I’m not sure what to make of this book because it has pictures but it’s not in a traditional graphic novel format. It’s also in free verse which made it really easy and fast to read. It’s such an easy read that I read it in an hour. Ironically, because it was so easy to read, I don’t know how to feel about it. I thought the story was okay, not extraordinary, but good nonetheless. The story is a bit predictable but there’s nothing about it that really bugged me or surprised me. It’s obvious the protagonist is troubled and has his own demons to sort out, and that chess will somehow play an important role in his life, however, it never felt like PSA announcement for trouble youth.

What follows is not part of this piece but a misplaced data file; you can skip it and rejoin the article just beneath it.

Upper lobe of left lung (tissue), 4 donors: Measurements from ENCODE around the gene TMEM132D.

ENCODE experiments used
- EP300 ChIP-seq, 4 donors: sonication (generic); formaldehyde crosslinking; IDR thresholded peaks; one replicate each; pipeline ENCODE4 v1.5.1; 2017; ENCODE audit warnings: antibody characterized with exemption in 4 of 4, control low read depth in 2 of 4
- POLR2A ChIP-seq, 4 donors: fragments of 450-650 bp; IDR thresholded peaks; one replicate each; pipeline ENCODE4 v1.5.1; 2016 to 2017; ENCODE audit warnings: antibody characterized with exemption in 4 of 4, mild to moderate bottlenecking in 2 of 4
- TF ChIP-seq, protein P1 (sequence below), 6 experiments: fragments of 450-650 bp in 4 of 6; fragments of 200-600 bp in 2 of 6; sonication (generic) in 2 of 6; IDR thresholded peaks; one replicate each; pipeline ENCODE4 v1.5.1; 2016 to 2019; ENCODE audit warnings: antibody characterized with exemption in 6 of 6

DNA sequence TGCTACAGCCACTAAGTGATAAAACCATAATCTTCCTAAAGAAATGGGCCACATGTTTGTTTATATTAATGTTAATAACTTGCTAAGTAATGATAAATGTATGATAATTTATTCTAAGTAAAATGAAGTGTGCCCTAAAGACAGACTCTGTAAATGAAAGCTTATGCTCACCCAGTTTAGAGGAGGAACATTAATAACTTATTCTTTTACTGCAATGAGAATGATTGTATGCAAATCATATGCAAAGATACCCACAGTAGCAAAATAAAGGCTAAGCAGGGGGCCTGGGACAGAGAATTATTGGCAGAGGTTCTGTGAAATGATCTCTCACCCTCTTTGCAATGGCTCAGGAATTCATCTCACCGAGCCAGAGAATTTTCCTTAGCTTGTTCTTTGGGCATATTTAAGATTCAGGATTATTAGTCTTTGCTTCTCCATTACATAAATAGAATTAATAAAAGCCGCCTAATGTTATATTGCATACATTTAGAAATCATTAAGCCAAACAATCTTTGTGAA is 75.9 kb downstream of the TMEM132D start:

One thing that I really liked was the art style Other than not knowing where to place this book, the art style were really well done. There are some pages where the painting is from the protagonist’s point of view, it’s a subtle way to make you part of the story as the character without it ever feeling intrusive.
What really made me want to read this book was the author when he came to my school a couple of weeks ago and talked with us. I enjoyed his presentation and he said a couple of things that really resonated with me and inspired me. He told us a story about a troubled kid that read this book and turned his life around and recently graduated high school and had plans for college. That coupled with his “say yes to the world” motto, I knew I had to give his books a chance.
Although, I didn’t love this one, I still think you should give it a try. I’m still looking forward to reading more of his novels.